Is there a way to know what out-of-pocket expenses I can expect?
While it’s easy to find information about hospital charges, it is difficult to predict how an insurer will interpret a claim. Each healthcare service has a corresponding code for billing. It’s unlikely that a patient will know the codes for needed service(s); however, you can sometimes find them on a physician order.
If you have insurance: Contact your insurer. Tell them the codes/services you will be having, and ask what your benefits are for those services. Also ask whether an authorization is required, and if so, whether one has been requested by either your physician or the care facility.
In this case, “benefits” mean specifics like the amount of your remaining deductible and out-of-pocket balance, and whether a co-insurance or co-pay amount will apply to these services. (These are explained in greater detail below.)
Be sure to confirm that the benefits apply to the particular service you may be receiving. Benefits may not apply in all situations — for example, whether or not you are admitted for a hospital stay — and it is important to clarify with the insurance company.
Once you have completed the above step, reach out to us for an estimate. This can be done at the time of scheduling or by calling the scheduling office (941-917-7322) or the Price Quote Line (941-917-1447).
IMPORTANT: An estimate is only as good as the information you or your insurance company provides. It is possible for your insurance carrier to provide us with outdated or inaccurate benefit information. Additionally, benefit exclusions are not typically sent over by insurance companies; so those you will need to know by reading your insurance plan summary document.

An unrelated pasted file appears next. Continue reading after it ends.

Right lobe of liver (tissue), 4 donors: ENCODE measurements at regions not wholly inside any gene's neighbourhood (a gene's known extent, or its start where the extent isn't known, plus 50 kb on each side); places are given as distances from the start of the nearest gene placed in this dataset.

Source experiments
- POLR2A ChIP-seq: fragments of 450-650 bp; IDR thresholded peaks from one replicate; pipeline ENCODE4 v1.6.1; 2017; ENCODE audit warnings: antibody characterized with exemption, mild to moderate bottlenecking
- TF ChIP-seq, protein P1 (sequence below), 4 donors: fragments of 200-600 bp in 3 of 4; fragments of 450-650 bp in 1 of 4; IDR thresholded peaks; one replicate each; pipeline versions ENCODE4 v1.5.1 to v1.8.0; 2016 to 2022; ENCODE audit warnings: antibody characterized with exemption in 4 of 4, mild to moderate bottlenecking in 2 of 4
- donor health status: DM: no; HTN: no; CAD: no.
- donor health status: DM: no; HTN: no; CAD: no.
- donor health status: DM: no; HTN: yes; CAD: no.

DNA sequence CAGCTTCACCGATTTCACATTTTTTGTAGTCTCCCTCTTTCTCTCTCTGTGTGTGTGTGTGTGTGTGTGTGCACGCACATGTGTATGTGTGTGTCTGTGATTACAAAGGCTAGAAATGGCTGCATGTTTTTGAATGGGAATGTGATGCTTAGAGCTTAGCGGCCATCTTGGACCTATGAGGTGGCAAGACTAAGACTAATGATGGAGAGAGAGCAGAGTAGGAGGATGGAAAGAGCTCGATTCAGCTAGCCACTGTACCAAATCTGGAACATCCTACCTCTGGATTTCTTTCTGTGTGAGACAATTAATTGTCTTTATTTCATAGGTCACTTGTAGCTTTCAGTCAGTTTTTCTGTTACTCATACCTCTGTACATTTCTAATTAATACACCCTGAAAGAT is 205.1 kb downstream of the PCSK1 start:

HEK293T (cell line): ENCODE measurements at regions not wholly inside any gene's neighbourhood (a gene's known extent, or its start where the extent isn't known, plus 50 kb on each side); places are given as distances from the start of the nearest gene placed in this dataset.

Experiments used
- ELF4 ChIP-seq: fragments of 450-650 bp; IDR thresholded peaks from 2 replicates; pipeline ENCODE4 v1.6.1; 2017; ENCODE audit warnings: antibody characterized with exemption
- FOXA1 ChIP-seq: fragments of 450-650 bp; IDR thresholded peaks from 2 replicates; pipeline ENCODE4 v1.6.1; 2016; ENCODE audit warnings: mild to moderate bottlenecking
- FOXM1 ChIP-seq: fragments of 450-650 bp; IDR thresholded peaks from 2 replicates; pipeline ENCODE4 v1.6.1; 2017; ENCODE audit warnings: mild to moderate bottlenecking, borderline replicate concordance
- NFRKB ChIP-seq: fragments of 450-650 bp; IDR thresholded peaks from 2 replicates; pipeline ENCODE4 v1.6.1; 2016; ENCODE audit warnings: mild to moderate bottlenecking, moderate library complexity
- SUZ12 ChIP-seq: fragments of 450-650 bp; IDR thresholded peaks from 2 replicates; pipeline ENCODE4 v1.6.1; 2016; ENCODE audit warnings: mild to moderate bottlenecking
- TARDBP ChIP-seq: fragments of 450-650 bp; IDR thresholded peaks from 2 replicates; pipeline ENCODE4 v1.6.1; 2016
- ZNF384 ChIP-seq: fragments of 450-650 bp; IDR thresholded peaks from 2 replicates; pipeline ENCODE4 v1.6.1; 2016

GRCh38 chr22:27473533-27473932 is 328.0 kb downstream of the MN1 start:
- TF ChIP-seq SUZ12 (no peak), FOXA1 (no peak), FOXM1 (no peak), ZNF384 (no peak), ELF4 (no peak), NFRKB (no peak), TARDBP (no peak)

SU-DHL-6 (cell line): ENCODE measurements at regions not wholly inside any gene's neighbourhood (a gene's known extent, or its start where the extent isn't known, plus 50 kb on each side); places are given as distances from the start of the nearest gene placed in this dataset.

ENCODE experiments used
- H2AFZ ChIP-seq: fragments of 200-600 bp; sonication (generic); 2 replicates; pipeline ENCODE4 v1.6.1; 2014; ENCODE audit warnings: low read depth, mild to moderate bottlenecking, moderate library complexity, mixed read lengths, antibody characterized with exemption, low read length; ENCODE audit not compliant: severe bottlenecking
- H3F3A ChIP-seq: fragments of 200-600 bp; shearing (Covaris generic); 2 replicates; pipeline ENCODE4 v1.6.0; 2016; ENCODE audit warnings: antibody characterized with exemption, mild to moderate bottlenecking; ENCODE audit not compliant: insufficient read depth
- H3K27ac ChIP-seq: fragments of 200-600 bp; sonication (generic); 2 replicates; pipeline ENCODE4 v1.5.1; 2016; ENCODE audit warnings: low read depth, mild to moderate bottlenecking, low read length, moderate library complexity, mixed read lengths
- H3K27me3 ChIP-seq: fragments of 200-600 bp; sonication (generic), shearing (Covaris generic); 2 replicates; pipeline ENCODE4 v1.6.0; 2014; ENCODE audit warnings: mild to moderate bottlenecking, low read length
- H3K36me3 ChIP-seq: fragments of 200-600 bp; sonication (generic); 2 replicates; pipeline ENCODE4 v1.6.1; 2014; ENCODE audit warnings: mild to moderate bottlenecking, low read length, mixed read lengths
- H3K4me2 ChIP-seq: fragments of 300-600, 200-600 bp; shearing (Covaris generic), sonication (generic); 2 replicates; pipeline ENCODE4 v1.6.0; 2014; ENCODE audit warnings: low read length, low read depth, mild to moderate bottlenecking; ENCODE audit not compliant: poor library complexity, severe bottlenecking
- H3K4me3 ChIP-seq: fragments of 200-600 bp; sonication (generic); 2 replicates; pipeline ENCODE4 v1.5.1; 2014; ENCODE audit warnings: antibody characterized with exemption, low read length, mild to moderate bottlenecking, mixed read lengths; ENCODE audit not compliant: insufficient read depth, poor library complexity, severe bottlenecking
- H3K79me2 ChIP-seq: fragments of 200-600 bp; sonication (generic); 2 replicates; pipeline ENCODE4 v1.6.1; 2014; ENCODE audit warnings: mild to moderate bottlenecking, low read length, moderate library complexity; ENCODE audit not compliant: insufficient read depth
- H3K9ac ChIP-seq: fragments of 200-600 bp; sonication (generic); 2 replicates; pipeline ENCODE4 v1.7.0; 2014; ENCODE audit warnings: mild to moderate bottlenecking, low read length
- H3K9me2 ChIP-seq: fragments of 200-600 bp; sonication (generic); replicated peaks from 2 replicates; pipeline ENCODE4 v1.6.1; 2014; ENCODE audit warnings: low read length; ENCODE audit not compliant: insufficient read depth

What is a limited benefit plan?
Limited benefit plans often set a maximum amount that the insurance company will pay for your healthcare expenses. These limits could apply per day, per service or per year. Many patients are unaware they have limited benefits, so it is always important that you check for such limits when changing policies or purchasing new insurance.
While our Registration team does its best to identify these plans, it is impossible for us to know the ins and outs of every individual plan.
What if my plan requires authorization/pre-certification and/or referral?
Authorizations/pre-certifications are essentially pre-approvals from the insurance company to cover a claim. However, insurance companies have made it clear that authorizations are not necessarily a promise to pay.
An insurance company likely will deny a claim if it was not alerted to the need for the service before it is provided and did not agree to cover it. HMOs and other plans often require referrals in order to cover visits to particular specialists or receive procedures. These referrals typically come from your Primary Care Provider (PCP). Our Financial Resource team is available to help you attain prior authorizations for certain services.
What should I do if insurance denies my claim?
Denials are how insurance companies delay paying and or refuse to pay a claim. The cost of most denied claims becomes patient responsibility.
Patients have the right to appeal denials and to present an argument in favor of coverage and overturning the insurer’s decision. You can appeal a claim denial using an appeal form, which often accompanies the insurer’s denial letter. If it does not, contact your insurance company to see how best to file an appeal.